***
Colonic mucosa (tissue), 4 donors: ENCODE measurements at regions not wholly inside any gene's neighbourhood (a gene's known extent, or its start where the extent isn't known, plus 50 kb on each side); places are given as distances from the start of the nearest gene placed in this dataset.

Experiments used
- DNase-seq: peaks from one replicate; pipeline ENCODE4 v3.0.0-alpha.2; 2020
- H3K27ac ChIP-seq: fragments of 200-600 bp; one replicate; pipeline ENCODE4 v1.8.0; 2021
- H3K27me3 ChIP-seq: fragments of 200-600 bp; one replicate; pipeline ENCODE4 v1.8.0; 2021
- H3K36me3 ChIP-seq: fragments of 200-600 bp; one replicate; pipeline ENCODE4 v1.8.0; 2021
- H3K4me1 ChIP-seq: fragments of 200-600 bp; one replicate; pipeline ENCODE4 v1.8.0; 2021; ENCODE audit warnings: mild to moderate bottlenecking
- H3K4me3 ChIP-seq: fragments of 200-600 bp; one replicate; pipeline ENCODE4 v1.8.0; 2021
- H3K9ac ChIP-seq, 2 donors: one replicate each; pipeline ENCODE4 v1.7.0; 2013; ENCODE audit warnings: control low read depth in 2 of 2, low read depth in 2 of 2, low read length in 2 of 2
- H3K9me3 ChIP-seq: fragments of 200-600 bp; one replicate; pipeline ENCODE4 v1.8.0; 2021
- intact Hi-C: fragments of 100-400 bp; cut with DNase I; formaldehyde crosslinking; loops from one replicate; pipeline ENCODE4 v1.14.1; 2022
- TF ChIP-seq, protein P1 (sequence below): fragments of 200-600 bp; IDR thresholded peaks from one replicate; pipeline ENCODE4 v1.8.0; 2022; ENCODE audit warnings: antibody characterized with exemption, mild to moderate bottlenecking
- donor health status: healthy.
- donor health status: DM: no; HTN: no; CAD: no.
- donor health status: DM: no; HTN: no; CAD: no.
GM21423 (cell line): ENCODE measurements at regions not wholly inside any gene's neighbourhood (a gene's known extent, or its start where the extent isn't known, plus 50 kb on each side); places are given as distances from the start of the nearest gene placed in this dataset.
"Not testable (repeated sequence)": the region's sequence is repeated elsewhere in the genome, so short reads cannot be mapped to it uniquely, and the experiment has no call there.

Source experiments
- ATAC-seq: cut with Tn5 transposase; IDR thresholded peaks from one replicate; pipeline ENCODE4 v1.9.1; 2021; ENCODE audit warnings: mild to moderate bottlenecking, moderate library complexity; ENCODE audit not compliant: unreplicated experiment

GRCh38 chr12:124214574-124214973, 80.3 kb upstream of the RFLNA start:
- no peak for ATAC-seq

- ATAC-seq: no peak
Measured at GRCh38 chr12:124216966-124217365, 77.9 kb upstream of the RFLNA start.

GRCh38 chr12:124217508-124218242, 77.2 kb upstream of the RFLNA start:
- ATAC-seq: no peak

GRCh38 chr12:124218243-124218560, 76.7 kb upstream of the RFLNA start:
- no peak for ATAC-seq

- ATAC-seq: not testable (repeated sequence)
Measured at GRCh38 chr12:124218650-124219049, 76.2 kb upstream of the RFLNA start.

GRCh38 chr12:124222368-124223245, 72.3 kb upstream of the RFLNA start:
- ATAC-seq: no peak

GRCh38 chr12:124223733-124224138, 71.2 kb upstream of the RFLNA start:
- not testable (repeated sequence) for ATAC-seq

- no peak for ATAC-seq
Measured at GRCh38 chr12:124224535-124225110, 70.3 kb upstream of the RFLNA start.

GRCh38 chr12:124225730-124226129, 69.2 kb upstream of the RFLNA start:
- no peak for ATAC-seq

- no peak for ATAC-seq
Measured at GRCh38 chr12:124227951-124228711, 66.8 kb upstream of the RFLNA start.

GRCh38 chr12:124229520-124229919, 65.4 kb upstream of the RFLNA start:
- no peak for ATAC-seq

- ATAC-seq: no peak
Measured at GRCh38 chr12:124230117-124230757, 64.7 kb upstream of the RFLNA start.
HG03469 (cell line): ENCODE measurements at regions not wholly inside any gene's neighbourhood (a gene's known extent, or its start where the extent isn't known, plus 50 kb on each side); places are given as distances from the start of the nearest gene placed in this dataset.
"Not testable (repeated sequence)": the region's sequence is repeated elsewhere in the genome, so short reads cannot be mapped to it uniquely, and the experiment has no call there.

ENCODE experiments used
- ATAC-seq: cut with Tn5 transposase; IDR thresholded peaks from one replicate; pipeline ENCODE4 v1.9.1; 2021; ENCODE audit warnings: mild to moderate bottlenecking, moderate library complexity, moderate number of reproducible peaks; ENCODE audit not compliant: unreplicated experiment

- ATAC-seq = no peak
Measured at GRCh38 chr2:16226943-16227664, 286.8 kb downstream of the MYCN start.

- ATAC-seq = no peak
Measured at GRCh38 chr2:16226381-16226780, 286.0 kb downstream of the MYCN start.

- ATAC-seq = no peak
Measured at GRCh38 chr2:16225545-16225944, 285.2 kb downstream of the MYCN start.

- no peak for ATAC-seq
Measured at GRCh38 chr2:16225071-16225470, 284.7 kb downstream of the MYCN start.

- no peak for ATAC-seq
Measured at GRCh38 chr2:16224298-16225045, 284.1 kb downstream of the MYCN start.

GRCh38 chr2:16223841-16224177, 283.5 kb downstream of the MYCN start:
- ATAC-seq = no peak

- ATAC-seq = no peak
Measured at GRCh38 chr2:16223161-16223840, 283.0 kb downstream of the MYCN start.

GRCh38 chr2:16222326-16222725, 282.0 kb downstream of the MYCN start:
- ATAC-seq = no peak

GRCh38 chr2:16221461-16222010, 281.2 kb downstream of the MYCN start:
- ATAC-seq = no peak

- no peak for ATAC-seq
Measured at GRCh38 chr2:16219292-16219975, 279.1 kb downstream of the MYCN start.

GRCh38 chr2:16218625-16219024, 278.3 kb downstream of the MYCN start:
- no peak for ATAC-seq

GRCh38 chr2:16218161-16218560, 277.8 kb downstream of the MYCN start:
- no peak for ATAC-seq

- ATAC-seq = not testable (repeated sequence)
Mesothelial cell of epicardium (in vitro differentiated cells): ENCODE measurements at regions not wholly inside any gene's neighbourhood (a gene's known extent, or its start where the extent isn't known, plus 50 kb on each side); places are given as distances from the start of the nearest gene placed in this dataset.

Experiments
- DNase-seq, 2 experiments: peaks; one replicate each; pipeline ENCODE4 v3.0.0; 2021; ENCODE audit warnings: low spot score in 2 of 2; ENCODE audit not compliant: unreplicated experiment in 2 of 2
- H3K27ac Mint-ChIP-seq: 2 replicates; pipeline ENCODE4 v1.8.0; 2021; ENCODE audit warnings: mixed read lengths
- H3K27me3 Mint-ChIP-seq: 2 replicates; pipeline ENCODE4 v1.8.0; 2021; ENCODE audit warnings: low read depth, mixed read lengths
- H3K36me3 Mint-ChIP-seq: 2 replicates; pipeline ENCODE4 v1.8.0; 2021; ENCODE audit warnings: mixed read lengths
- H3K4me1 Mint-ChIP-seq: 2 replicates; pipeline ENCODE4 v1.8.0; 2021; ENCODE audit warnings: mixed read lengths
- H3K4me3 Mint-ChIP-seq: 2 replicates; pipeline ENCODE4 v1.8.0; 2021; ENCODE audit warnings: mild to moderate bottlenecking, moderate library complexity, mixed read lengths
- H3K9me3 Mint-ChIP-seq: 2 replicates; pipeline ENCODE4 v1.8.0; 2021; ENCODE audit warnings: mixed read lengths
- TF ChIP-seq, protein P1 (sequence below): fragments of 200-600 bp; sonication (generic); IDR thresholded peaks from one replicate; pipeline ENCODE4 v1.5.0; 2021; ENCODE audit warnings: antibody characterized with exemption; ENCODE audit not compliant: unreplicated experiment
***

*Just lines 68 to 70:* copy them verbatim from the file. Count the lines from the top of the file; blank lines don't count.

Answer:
GRCh38 chr2:16218625-16219024, 278.3 kb downstream of the MYCN start:
- no peak for ATAC-seq

GRCh38 chr2:16218161-16218560, 277.8 kb downstream of the MYCN start: